Embracing Scare Tactics, the Cable Industry Still Doesn’t Get It
Philosopher and writer George Santayana once wrote, “Advertising is the modern substitute for argument; its function is to make the worse appear the better.” While this might not be strictly true -- advertising in a specialty publication or to a niche audience with clearly defined needs such as Streaming Media, for instance, actually connects people with products they very much do need to do their jobs -- it’s certainly true of much of what we see in consumer publications and on television. And you’d be hard-pressed to find a worse example of an advertising campaign than the one launched in December by NCTA (National Cable and Telecommunications Association).
The campaign, called “The Hole Saga,” is designed to convince cord-cutters of the value of a cable subscription. It consists of four short films, each one depicting a character in an absurd situation and facing impending doom -- doom that could have been staved off, apparently, if only the character had cable TV. One, for instance, features a vaguely Amish-looking man sitting on a log in front of a campfire, bemoaning the loss of his love to a ventriloquist’s dummy. As with the other three shorts, the viewer is given the opportunity to determine the character’s fate by clicking either “Give ’em cable” or “Cut ’em loose.” In this instance, if you cut ’em loose, the dummy immolates himself in the campfire; if you give ’em cable, a tablet descends from a tree, showing an incoming call from the man’s ex.
It was only slightly more painful to write that synopsis than it was to actually watch the ad. The films are kitschy and knowingly over-the-top, so perhaps there’s no point in criticizing the execution (or the grammar, I suppose). But even if the films make you laugh, three of the four fall victim to a more fundamental flaw (and proof of Santayana’s point): faulty logic. (I’d insert a “spoiler alert” here if these spots didn’t deserve to be spoiled.) Vaguely Amish dude is saved by video chat, while a bicyclist is saved by the news of an outbreak of mutant vampire bunnies and a naive traveler is saved by reading motel reviews on a travel site. Only in the spot featuring a scuba diver does an actual cable television program provide lifesaving information (although, since the lifesaving information is that great white sharks might kill you, perhaps this one falls in the “faulty logic” category as well).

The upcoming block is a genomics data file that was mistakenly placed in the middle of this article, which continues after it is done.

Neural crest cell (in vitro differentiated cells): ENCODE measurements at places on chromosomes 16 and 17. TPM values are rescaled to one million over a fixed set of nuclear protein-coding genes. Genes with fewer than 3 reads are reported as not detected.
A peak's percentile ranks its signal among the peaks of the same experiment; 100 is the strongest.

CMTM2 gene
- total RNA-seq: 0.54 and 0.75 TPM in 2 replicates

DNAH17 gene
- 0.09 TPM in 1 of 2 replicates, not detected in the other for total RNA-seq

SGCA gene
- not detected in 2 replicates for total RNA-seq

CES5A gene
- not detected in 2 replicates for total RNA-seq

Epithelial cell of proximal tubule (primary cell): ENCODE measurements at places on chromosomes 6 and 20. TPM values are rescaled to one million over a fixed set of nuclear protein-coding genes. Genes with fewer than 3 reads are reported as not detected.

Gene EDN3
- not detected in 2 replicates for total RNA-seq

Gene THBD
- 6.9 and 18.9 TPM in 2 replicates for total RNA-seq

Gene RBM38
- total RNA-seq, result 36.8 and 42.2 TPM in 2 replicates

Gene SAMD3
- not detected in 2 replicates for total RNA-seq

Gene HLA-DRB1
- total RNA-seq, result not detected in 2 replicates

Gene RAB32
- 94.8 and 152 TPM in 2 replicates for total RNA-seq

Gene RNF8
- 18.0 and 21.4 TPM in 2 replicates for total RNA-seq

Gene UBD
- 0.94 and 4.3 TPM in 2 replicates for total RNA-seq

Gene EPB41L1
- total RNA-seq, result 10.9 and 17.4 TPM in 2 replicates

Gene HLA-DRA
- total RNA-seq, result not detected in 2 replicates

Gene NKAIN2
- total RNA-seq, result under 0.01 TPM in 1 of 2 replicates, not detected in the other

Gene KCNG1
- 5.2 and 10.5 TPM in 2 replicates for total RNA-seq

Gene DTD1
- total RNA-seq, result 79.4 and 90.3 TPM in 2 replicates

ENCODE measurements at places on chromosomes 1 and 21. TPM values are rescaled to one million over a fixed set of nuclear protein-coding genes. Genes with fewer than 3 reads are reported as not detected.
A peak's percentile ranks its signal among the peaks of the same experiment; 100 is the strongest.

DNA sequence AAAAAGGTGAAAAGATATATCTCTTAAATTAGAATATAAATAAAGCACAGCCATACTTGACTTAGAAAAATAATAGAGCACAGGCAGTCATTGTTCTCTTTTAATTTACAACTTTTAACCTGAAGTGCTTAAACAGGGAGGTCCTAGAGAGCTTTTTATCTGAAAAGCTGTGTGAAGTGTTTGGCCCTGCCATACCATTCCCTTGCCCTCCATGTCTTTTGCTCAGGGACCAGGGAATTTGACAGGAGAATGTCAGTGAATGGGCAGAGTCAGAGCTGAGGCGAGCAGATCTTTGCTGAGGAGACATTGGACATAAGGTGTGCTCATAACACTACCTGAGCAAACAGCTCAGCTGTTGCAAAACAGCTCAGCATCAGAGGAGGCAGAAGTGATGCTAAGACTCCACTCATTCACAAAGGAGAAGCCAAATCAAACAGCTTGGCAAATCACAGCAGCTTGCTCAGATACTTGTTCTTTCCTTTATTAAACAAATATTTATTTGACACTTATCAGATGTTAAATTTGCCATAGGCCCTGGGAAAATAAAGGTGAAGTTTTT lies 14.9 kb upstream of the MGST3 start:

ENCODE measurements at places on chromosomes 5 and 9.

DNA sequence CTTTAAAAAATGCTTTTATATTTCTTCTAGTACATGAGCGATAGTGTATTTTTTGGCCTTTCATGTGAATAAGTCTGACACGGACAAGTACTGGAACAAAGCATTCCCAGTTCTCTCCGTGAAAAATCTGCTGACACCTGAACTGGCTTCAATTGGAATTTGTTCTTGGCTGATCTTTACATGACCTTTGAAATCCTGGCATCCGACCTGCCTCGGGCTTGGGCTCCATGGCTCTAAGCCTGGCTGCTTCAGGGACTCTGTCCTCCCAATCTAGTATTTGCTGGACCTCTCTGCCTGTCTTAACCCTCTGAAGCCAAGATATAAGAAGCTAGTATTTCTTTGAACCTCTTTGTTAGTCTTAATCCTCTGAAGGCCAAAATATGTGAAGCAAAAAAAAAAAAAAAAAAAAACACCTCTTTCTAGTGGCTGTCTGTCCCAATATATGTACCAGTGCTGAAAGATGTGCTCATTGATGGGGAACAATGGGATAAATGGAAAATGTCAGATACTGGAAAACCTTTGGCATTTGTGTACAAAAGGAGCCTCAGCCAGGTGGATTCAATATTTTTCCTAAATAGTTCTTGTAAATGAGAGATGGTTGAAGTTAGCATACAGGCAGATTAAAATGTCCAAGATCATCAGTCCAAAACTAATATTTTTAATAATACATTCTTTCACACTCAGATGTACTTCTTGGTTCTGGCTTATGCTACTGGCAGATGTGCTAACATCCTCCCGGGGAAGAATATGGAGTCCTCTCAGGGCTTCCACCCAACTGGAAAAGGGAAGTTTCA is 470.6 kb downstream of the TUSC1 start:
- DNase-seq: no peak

In each case, the vital information arrives (or could arrive) via broadband internet rather than cable television. And while more and more people are cutting cable television, broadband penetration -- both in general and delivered via cable companies -- continues to rise. The vast majority of cord-cutters keep their internet subscriptions, and the latest research indicates that 5% of all people who’ve cut the cord watch video via broadband. Even if you include people who do have cable television, according to a recent study by the Fiber-to-the-Home-Council Americas, 70% of all broadband users under the age of 35 watch some of their TV programming online.
We cut the cable in our house in late 2012, and even though we have a digital over-the-air antenna, we still watch 90% of our programming via broadband. As Jose Castillo points out in this month’s Spicy Ideas column, finding what you want online just keeps getting easier. And, as has been the case since the Recording Industry Association of America (RIAA) introduced its “Home taping is killing music” campaign in the 1980s -- and probably going back to fears that the proliferation of jukeboxes in the 1930s would forever destroy the live music scene -- industry trade groups repeatedly miss the point when they use scare tactics to encourage consumers to hold on to modes of consumption that they’re increasingly rejecting. But few of those scare tactics are so colossally, and unintentionally, farcical as the NCTA’s latest attempt.
This article appears in the January/February 2013 issue of Streaming Media magazine as "The Cable Industry Still Doesn’t Get It."
The good news is that a la carte streaming video options will expand greatly in 2015. The bad news is that consumers still won't save any money.